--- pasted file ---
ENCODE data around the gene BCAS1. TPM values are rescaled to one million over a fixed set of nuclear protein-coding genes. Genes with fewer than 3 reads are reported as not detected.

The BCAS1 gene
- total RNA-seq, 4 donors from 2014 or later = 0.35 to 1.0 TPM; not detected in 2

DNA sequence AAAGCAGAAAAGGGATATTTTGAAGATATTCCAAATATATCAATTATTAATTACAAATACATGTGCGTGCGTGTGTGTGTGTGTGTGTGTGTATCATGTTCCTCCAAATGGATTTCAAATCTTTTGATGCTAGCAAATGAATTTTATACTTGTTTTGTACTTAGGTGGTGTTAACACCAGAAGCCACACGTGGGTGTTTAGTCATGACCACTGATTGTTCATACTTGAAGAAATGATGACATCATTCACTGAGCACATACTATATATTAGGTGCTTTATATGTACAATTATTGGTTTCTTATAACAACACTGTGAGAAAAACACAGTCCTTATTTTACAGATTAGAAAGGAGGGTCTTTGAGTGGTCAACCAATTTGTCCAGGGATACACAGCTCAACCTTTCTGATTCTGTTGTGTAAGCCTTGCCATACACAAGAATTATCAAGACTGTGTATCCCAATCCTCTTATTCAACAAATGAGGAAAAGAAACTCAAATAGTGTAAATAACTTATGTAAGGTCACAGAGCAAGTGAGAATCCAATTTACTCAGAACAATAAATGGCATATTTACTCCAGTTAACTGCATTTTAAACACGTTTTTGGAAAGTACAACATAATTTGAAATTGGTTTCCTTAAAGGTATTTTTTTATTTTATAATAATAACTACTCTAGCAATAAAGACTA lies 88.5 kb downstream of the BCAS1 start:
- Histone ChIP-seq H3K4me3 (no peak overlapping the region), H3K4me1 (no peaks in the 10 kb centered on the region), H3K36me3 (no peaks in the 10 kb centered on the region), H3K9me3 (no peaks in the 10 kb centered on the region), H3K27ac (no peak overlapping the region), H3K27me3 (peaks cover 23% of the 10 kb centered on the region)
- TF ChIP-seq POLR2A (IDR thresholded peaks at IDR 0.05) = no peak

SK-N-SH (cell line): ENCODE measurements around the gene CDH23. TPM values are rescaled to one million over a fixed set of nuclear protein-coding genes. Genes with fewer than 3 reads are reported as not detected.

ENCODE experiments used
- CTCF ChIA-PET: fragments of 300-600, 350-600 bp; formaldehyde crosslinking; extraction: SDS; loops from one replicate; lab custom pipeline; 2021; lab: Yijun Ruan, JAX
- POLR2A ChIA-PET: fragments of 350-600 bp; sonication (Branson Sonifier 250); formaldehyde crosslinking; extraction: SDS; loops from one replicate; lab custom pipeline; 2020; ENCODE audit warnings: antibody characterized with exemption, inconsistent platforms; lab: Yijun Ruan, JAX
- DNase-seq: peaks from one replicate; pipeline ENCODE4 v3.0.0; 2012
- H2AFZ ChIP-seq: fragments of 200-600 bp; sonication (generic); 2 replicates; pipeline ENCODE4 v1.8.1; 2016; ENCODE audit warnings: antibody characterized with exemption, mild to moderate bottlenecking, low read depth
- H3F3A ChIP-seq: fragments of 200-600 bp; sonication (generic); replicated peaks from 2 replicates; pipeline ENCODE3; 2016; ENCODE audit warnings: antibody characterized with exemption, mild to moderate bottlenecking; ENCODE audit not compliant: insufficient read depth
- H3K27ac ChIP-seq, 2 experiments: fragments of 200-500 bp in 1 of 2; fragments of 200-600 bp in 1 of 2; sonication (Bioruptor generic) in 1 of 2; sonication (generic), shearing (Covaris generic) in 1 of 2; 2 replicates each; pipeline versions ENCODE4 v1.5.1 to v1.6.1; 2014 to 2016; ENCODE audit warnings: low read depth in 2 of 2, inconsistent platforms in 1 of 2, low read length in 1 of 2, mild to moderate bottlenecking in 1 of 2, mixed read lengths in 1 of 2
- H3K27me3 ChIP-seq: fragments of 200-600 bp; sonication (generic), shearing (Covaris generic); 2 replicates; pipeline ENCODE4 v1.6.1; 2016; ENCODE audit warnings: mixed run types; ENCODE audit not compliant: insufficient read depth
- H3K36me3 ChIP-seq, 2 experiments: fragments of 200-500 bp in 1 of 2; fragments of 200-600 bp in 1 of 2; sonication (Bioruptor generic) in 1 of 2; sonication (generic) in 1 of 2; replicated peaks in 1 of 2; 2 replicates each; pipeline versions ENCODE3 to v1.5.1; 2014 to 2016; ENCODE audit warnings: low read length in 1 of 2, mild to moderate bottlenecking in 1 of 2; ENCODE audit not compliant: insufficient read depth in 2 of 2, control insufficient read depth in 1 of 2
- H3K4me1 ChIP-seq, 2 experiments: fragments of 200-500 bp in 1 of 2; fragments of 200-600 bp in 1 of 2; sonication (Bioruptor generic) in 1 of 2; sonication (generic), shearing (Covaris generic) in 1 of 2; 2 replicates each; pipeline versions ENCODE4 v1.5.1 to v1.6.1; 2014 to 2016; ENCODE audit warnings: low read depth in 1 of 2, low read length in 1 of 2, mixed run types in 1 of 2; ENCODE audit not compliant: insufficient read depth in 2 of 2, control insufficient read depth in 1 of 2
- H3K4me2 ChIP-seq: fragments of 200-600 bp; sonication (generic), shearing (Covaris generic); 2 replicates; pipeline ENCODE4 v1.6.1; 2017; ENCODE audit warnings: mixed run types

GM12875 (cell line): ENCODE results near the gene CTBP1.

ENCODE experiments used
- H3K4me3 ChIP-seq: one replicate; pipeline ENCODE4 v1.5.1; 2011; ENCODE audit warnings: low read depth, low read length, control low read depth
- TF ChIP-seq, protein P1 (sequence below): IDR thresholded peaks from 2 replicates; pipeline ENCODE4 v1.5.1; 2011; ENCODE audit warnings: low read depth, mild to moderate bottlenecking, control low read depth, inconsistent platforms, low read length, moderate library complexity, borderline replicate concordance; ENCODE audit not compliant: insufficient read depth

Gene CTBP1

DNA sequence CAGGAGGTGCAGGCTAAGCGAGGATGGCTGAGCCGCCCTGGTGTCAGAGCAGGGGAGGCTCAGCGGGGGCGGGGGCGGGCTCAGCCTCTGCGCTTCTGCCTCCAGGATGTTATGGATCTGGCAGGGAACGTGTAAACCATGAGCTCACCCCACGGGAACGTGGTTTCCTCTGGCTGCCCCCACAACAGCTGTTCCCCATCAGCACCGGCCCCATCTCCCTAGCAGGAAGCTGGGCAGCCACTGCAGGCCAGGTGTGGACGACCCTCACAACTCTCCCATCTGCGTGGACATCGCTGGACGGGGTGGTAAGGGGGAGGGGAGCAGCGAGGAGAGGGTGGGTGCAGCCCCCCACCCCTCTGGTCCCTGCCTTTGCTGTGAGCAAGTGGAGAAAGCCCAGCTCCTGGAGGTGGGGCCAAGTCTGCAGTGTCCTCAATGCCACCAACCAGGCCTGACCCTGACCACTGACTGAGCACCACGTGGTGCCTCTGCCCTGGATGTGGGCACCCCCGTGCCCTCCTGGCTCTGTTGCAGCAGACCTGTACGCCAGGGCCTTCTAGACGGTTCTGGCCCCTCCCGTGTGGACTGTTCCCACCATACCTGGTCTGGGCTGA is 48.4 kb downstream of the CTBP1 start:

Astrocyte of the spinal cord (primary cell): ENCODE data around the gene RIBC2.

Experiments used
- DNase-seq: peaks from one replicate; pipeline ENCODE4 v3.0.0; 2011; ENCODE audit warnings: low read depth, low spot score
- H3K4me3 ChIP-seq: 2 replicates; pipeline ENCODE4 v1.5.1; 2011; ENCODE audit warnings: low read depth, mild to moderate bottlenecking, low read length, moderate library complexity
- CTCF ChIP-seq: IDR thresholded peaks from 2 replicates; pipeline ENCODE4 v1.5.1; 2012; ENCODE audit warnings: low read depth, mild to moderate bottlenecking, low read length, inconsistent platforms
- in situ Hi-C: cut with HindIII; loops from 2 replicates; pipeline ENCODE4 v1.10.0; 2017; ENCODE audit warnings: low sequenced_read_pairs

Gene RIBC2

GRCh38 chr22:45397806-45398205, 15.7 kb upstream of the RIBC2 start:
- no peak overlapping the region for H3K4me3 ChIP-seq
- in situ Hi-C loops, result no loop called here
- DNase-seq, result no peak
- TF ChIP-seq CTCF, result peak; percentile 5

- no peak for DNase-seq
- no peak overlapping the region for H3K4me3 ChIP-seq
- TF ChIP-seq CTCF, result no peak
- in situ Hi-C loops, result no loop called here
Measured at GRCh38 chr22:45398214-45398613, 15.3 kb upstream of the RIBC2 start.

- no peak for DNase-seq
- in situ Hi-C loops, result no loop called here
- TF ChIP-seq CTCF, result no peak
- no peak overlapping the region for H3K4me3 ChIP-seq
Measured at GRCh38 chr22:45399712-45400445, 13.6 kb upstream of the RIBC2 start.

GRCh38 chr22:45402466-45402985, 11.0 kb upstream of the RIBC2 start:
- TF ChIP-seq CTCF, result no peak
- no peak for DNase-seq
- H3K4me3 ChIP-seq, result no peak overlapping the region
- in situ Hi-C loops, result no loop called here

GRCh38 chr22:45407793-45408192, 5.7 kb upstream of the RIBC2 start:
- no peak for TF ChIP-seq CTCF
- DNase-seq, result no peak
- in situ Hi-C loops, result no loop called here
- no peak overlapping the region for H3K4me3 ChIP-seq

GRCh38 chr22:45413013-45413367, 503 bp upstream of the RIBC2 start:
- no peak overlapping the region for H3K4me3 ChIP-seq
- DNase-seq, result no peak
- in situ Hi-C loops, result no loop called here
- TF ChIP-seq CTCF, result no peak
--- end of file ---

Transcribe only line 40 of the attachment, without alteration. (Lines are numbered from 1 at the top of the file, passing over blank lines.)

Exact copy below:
- in situ Hi-C loops, result no loop called here